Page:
Jams - Borough Market, London
Everyone has a social life. If you're lucky, you might be visiting someone's house for a lovely summer weekend.
What do you bring?
First, consider your host's preferences and interests. Not every gift is perfect for every person. Second, don't worry about the price tag. It's not necessary to spend a lot of money to please your hostess.
Here are some ideas:
- Interesting non-perishable food items, particularly those which aren't found everywhere. For example, flavored olive oils, imported salts, handmade chocolates, etc. A nice selections of jams as shown in the picture above brings the bounty of summer right into the home.
- The picture below shows a selection of bottled sea salts, and the names alone tell you how unique this gift would be. The names include: shallots sea salt, mushroom sea salt, fresh truffle sea salt and many other interesting varieties.
- If you provide homemade food, the presentation is key. Use pretty jars or tins, and interesting ribbons. Once I was attending a Christmas Yankee swap. For the gift, I used a decorated box and wrapped it in netting tied with a ribbon and a sprig of fake flowers (all materials found someplace like Joann's Fabrics). I can't remember what was inside the box, but I remember the gift getting chosen over and over.
- Board games and their accoutrements make fun and useful gifts. (Be sure your friend doesn't think board games are boredom in a box.) Table Topics is a box of questions on cards. It's a fun way to start conversations when you have a large group. (If you got a tattoo, what kind would you get and where would you put it?) One of the best hostess gifts I ever received was a nice dictionary. We use it all the time while playing games like Scrabble or Scattergories. I always think of my friend when we pull it out.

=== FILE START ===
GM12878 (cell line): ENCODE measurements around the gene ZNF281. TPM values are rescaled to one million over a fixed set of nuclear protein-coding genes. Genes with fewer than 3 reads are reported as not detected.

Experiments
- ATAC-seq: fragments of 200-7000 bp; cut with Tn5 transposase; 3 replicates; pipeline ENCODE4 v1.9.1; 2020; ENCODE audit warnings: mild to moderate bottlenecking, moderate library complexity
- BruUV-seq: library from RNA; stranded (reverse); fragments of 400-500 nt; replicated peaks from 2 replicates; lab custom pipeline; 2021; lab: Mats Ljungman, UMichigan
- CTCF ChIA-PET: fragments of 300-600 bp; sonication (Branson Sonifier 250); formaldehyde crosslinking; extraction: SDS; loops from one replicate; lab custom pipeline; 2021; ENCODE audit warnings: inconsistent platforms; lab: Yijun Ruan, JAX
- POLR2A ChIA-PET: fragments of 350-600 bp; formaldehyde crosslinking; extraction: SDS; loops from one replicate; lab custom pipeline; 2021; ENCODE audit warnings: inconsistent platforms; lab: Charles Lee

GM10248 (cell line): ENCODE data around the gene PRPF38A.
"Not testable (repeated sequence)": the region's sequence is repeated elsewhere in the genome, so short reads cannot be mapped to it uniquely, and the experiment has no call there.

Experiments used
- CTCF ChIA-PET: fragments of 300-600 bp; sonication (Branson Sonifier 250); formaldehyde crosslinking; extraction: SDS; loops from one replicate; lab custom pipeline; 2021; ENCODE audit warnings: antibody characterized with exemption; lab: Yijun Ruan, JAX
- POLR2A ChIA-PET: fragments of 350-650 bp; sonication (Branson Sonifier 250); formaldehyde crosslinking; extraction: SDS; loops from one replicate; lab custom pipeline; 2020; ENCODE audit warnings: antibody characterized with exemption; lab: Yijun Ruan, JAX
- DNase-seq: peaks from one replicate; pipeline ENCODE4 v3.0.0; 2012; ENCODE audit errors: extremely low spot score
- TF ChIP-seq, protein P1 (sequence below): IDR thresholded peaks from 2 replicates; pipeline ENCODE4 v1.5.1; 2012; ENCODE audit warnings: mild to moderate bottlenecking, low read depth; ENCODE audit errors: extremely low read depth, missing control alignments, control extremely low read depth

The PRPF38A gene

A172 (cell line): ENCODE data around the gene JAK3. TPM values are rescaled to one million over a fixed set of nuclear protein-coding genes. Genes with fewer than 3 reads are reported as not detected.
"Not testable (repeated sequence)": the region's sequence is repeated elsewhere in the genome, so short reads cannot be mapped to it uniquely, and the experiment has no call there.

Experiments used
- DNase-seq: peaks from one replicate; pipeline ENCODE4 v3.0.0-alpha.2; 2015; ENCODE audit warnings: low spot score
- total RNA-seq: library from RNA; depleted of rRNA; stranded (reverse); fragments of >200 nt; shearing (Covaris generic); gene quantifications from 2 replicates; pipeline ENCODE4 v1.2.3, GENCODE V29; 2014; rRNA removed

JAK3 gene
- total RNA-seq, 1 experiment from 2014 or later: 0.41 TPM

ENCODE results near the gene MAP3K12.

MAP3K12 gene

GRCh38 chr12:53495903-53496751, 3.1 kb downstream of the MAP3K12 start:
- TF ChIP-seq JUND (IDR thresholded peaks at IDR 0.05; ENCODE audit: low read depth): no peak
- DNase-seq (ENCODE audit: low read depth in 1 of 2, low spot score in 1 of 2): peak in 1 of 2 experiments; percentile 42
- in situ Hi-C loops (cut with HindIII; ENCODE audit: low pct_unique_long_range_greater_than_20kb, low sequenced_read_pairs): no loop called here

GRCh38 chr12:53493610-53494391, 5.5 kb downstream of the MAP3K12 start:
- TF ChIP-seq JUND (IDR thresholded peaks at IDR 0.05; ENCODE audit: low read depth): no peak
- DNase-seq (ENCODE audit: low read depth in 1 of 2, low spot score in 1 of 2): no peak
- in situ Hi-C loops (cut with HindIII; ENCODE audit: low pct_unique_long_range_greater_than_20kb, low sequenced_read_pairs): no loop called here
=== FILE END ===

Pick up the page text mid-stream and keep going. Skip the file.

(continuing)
- Personalized items are wonderful if you have the time. You can monogram most anything nowadays (ice cream scoop? Yes). Even cocktail napkins with the right initial will be appreciated.
Be careful of these gifts:
- Food or drink which must be consumed right away (unless, of course, your hostess is expecting it). It makes work for her and may not fit with her plans.
Flowers can be difficult if you're attending a large party. They require immediate work (finding the right vase, cutting the stems, choosing a display spot).
- Don't ever do this: Bring your own homemade wine! Yes, this happened to me. A guest brought a case of her own wine, wine she'd made somewhere, complete with personalized labels. The wine was undrinkable and presented a huge problem. What to do with a case of bad wine when the giver is right there? Well, I opened 1 bottle and hid the rest.
A few minutes of thought given to your choice will ensure that your gift doesn't end up as the Trash in someone's Trash or Treasure party.
The pictures are from Borough Market, London, a fabulous fresh food market of individual stalls each selling something different. You can see more pictures from the market here: